Homes and gardens

Santhosh Kumar S is testing the water with hydroponics

Santhosh Kumar S at his hydroponics mint farm   | Photo Credit: Special arrangement

A refreshing scent envelopes me as Santhosh Kumar S leads me through his house to the rooftop. It is the aroma of fresh mint! A lush green carpet covers a network of PVC pipes. Welcome to Santhosh’s hydroponic farm.

Santhosh dabbles with software to make a living. However, for the last four years, he has been a homestead farmer as well, cultivating various crops atop his house on four cents of land at Karyavattam with the help of hydroponics. It is a soil-less farming method that uses water rich in soluble nutrients. He has also been selling the farm-fresh produce under the brand name, Fresh Leaves.

“I deliver mint leaves in bulk by 5 am at Horticorp’s stall at the world market at Anayara almost daily. I also supply it to organic stores in and near Technopark,” says Santhosh, an User Interface (UI) designer with a leading telecom company in the city.

It all started with a piece of the herb given by a friend. Mint, known for its vigorous growth, can easily be grown using hydroponics. “Plant a small cutting and it just grows. Usually, a plant can be harvested three times in one season. Organic, microbial method helps to tackle pests,” says Santhosh.

The leaves fetch him ₹90 per kilo and the yield comes to at least 200 kilos a year. “Although we may not use mint a lot in our dishes, it is much in demand among the North Indian community in Technopark. We pack fresh leaves and sell it in small packets, primarily for the techie crowd,” he says.

He started cultivating paddy using the same technology on a trial basis. “Even though it is a success, parrots, squirrels and rats are reaping the harvest for the time being!” he laughs. Bird’s eye chilli (kanthari mulaku) and bok choy/pok choi, a variety of Chinese cabbage, are grown in the same way.

Fact file
  • Grow light is an artificial source of light, usually an electric light, used in indoor gardening. The light helps the plant in photosynthesis.
  • Light Expanded Clay Aggregate (LECA) or clay aggregate is a clay module formed by heating clay at high temperatures. In hydroponics, it serves as a growing medium for the plants.

So why and how did he zero in on hydroponics? “I took to organic farming while working with an MNC in Technopark. I was among the founders of Prakruthi, a voluntary group formed by employees at Techopark to promote green and healthy living habits among IT employees. Initially, I cultivated vegetables in grow bags on my terrace. I got excellent yield for nearly a year until pests damaged the entire crop. That’s when I switched over to hydroponics. YouTube has been my guru,” Santhosh says.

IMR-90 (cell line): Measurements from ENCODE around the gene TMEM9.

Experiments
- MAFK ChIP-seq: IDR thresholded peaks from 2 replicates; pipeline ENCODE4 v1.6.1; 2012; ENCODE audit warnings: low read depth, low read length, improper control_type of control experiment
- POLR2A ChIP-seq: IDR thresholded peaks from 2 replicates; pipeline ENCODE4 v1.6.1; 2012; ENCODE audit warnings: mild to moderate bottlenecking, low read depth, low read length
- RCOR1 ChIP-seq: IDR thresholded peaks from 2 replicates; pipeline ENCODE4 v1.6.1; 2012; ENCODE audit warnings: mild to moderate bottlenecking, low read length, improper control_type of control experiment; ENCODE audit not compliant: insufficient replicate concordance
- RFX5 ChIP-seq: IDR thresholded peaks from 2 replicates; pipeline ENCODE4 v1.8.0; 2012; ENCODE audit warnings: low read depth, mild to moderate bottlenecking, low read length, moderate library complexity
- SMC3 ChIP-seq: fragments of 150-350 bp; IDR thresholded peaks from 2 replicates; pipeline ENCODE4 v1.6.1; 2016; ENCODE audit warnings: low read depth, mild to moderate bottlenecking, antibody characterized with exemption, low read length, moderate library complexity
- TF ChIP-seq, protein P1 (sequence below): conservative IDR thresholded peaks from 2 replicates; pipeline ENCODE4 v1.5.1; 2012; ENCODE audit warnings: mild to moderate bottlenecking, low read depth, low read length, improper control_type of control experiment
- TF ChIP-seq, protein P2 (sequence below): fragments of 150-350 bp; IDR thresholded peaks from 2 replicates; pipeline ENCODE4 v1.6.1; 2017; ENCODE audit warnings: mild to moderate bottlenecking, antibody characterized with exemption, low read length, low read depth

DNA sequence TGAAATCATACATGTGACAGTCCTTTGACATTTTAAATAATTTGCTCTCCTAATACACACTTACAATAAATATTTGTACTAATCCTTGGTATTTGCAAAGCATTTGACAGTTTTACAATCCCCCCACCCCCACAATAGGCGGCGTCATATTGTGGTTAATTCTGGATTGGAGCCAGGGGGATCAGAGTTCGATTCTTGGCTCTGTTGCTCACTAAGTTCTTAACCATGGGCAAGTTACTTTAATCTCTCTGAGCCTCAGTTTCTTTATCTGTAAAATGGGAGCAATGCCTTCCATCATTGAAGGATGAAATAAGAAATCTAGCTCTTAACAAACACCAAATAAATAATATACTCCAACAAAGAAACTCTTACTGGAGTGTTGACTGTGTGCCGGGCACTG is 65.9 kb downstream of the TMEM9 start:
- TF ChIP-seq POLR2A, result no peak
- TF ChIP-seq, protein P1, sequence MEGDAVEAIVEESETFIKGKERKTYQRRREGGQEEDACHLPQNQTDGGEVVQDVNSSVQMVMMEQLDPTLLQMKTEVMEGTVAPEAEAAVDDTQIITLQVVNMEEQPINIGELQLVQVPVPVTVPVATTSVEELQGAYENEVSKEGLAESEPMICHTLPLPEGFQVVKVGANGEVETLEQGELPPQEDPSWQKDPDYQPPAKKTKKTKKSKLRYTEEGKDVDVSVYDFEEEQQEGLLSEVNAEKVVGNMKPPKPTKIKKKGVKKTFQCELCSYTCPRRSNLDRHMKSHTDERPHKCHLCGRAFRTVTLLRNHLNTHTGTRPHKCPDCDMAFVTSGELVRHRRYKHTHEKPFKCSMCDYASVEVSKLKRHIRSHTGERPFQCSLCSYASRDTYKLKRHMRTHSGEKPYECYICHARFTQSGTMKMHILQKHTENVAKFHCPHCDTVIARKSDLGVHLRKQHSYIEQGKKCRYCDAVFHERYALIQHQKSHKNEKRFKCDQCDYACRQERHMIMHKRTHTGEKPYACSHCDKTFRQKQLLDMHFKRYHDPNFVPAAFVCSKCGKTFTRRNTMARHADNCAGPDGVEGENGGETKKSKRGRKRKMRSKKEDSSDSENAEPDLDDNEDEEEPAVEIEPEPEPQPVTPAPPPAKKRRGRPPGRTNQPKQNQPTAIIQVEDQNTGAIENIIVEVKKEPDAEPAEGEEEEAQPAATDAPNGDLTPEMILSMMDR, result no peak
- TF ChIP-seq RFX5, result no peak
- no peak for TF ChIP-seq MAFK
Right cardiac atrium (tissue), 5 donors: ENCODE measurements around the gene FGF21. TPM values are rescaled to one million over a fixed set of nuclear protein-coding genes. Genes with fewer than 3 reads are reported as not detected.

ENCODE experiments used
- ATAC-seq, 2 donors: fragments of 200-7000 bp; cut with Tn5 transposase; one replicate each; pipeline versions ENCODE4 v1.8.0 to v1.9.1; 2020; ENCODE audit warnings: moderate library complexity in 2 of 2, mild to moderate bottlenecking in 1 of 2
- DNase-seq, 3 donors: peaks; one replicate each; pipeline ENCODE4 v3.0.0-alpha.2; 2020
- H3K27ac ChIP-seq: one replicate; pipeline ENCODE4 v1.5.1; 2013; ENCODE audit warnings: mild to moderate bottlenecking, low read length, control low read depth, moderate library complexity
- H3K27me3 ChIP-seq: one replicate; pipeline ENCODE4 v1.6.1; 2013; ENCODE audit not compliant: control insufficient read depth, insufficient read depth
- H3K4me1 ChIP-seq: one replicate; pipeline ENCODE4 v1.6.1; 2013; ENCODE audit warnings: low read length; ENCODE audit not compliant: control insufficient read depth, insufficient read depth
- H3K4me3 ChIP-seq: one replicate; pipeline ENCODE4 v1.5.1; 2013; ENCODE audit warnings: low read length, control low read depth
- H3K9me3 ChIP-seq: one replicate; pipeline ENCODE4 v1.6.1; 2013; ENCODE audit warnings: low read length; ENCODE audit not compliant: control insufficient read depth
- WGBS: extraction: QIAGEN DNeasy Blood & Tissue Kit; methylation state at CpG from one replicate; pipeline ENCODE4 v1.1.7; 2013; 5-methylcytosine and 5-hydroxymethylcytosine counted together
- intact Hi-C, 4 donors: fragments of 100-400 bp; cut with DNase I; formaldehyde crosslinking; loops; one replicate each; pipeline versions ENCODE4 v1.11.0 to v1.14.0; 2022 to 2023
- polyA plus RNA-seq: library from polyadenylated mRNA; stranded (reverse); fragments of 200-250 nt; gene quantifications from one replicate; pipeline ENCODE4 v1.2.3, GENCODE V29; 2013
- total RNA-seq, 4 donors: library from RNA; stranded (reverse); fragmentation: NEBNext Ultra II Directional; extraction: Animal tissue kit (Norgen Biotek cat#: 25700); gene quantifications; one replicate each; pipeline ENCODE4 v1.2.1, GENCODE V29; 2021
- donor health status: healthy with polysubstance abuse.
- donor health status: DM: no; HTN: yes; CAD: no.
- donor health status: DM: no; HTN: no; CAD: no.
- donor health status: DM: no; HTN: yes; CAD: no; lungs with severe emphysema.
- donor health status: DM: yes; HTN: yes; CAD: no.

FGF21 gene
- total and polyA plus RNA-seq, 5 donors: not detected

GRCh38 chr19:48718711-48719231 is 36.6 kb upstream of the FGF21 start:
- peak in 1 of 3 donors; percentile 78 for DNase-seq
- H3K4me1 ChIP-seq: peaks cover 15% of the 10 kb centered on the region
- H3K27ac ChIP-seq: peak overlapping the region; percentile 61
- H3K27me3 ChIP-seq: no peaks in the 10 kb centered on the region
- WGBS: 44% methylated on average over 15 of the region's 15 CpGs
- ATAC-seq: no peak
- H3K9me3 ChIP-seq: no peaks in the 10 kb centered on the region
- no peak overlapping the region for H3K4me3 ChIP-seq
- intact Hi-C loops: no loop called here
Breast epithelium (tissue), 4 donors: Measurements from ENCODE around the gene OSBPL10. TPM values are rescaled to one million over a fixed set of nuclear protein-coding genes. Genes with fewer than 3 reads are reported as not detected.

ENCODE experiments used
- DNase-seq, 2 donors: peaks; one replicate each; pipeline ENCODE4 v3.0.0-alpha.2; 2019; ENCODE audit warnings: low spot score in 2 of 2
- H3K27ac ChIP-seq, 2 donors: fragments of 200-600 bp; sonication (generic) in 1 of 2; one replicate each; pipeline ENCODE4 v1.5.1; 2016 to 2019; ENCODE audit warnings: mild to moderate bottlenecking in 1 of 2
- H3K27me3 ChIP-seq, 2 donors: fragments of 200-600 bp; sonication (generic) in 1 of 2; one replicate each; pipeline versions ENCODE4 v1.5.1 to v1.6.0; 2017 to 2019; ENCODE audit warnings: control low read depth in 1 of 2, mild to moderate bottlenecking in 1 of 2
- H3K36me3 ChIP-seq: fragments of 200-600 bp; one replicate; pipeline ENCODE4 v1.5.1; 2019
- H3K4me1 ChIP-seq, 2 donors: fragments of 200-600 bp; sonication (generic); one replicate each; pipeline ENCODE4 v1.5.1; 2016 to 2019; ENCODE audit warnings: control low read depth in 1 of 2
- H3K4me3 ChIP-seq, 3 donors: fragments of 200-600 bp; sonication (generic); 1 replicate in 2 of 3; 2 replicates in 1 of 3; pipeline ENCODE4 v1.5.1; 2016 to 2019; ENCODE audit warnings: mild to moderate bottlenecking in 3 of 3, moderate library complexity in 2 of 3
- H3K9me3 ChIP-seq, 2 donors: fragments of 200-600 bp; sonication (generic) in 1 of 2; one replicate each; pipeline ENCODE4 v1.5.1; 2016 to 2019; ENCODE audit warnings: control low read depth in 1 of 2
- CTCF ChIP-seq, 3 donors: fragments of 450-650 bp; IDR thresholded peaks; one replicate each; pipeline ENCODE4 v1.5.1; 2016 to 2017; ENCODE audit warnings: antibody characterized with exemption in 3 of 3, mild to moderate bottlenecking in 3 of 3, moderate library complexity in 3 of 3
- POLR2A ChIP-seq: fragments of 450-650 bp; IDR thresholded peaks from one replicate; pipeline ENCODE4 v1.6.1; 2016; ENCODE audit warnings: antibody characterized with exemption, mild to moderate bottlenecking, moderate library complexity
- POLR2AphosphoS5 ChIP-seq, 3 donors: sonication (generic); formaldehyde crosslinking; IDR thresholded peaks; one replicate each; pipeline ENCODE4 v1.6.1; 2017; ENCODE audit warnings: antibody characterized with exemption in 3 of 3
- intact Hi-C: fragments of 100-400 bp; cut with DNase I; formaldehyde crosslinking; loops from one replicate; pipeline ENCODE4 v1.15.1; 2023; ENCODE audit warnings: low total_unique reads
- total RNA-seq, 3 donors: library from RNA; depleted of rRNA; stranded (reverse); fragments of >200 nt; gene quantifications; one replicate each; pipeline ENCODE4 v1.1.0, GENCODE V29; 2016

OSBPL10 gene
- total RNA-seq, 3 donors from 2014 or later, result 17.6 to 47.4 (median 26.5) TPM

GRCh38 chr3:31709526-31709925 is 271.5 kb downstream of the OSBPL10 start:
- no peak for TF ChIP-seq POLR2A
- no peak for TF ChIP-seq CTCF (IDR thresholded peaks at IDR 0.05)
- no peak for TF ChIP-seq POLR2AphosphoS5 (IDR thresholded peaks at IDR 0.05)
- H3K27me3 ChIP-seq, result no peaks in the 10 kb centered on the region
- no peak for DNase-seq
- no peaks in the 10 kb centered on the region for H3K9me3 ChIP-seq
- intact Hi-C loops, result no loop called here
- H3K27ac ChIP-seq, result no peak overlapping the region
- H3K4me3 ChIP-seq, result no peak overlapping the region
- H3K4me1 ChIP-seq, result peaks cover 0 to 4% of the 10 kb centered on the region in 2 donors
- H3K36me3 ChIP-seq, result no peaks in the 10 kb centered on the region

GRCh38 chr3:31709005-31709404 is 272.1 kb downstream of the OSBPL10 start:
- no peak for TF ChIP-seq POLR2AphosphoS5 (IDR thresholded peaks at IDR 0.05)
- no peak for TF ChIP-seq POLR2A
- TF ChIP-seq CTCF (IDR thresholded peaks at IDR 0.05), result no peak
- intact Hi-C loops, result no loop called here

He first tried and tested the concept by growing tomato in a pot filled with nutrient-rich water. When it succeeded, he built a hydroponics system to cultivate brinjal. “My background in electronics helped me in designing the present system. I needed help only to install the pipes. Once it was ready, an official with the agriculture department visited the space and, eventually, I got a subsidy of ₹10,000. I planted spinach (palak), which gave me a bumper harvest, before I moved on to mint,” he says.

“Minimum space, maximum yield. That’s what hydroponics is about. Once you understand the process, it becomes easy and saves you the trouble of watering the plants daily or changing the soil,” he says.

For homesteads

Now, Santhosh’s focus is on constructing and maintaining small hydroponic systems for homes. He has made the prototype of an indoor hydroponics system, which has multiple levels of space to grow plants. “This can be used for plants that need moderate heat. I have planted bok choy to see how it works,” he says. The system has LED grow lights and the facility to control temperature and humidity along with smart sensors to monitor these parameters.

Smart vertical rack system

Smart vertical rack system   | Photo Credit: Special arrangement

He has also built a smaller unit with space for nine plants. “You can keep it in the kitchen counter to grow fresh herbs and as a touch of green for your interiors,” he says. It has specially-designed grow lights and clay aggregates, which hold the roots. “One doesn’t have to know any farming technique to operate this. Those who don’t have the space and time to maintain a kitchen garden can use this unit,” he adds. The balcony planter is another product Santhosh wants to market. “It can be used to grow flowering plants or vegetables in your balcony and has the facility to attach it to the trellis.”

The farm also has microgreens such as red cowpeas, amaranthus, coriander, sunflower and palak. “I use them at home to make thoran or mezhukkuperatti. Or I distribute it among my friends,” he adds. Santhosh is an artist as well and mostly does works in acrylic and watercolour. “My art has taken a backseat at least for now,” says the 37-year-old. His wife, Karthika R., a software engineer, and their daughter, Niranjana KS too lend a helping hand in his farm.

Red cowpeas microgreens

Red cowpeas microgreens   | Photo Credit: Special arrangement

And his advice to any prospective hydroponics farmer would be, “You will face umpteen challenges initially. I too faced a lot of problems, but you have to keep trying,” he emphasises. Contact: 9746719785

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Printable version | Nov 25, 2020 3:25:38 AM |

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